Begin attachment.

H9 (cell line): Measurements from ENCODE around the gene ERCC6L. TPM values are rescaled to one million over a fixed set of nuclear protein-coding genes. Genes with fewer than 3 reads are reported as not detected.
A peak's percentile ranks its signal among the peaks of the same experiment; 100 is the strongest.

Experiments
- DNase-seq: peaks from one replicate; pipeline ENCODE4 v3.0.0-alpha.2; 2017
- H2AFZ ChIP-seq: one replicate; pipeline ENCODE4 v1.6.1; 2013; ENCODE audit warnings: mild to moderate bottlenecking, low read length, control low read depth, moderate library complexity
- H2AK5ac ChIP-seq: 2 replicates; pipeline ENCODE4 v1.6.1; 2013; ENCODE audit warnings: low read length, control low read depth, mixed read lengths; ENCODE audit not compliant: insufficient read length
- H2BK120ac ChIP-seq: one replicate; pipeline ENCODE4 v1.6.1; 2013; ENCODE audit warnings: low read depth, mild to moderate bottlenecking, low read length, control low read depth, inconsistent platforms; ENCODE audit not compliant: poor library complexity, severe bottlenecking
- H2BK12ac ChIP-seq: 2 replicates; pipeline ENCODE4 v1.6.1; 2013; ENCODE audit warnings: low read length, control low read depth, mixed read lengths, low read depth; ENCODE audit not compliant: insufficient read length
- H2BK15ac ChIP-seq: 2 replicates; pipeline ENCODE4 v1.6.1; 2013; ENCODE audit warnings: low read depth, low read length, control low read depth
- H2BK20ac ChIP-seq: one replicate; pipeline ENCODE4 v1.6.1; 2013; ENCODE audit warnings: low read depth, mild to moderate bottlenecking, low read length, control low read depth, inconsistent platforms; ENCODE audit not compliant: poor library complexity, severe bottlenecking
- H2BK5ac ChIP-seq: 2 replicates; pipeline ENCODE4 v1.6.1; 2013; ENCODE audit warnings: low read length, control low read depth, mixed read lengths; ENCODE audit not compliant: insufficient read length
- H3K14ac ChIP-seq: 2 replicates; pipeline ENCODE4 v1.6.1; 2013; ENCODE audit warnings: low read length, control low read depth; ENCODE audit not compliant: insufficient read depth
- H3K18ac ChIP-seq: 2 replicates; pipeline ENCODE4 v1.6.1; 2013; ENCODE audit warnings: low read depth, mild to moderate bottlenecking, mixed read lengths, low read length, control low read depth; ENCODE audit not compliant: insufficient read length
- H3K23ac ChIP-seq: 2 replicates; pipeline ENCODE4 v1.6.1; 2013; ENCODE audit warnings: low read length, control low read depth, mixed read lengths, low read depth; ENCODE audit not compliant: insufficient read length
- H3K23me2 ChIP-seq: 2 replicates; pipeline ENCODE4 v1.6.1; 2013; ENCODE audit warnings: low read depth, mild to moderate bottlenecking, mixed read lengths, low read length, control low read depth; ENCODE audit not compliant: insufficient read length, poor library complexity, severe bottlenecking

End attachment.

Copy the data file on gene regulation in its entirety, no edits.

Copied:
H9 (cell line): Measurements from ENCODE around the gene ERCC6L. TPM values are rescaled to one million over a fixed set of nuclear protein-coding genes. Genes with fewer than 3 reads are reported as not detected.
A peak's percentile ranks its signal among the peaks of the same experiment; 100 is the strongest.

Experiments
- DNase-seq: peaks from one replicate; pipeline ENCODE4 v3.0.0-alpha.2; 2017
- H2AFZ ChIP-seq: one replicate; pipeline ENCODE4 v1.6.1; 2013; ENCODE audit warnings: mild to moderate bottlenecking, low read length, control low read depth, moderate library complexity
- H2AK5ac ChIP-seq: 2 replicates; pipeline ENCODE4 v1.6.1; 2013; ENCODE audit warnings: low read length, control low read depth, mixed read lengths; ENCODE audit not compliant: insufficient read length
- H2BK120ac ChIP-seq: one replicate; pipeline ENCODE4 v1.6.1; 2013; ENCODE audit warnings: low read depth, mild to moderate bottlenecking, low read length, control low read depth, inconsistent platforms; ENCODE audit not compliant: poor library complexity, severe bottlenecking
- H2BK12ac ChIP-seq: 2 replicates; pipeline ENCODE4 v1.6.1; 2013; ENCODE audit warnings: low read length, control low read depth, mixed read lengths, low read depth; ENCODE audit not compliant: insufficient read length
- H2BK15ac ChIP-seq: 2 replicates; pipeline ENCODE4 v1.6.1; 2013; ENCODE audit warnings: low read depth, low read length, control low read depth
- H2BK20ac ChIP-seq: one replicate; pipeline ENCODE4 v1.6.1; 2013; ENCODE audit warnings: low read depth, mild to moderate bottlenecking, low read length, control low read depth, inconsistent platforms; ENCODE audit not compliant: poor library complexity, severe bottlenecking
- H2BK5ac ChIP-seq: 2 replicates; pipeline ENCODE4 v1.6.1; 2013; ENCODE audit warnings: low read length, control low read depth, mixed read lengths; ENCODE audit not compliant: insufficient read length
- H3K14ac ChIP-seq: 2 replicates; pipeline ENCODE4 v1.6.1; 2013; ENCODE audit warnings: low read length, control low read depth; ENCODE audit not compliant: insufficient read depth
- H3K18ac ChIP-seq: 2 replicates; pipeline ENCODE4 v1.6.1; 2013; ENCODE audit warnings: low read depth, mild to moderate bottlenecking, mixed read lengths, low read length, control low read depth; ENCODE audit not compliant: insufficient read length
- H3K23ac ChIP-seq: 2 replicates; pipeline ENCODE4 v1.6.1; 2013; ENCODE audit warnings: low read length, control low read depth, mixed read lengths, low read depth; ENCODE audit not compliant: insufficient read length
- H3K23me2 ChIP-seq: 2 replicates; pipeline ENCODE4 v1.6.1; 2013; ENCODE audit warnings: low read depth, mild to moderate bottlenecking, mixed read lengths, low read length, control low read depth; ENCODE audit not compliant: insufficient read length, poor library complexity, severe bottlenecking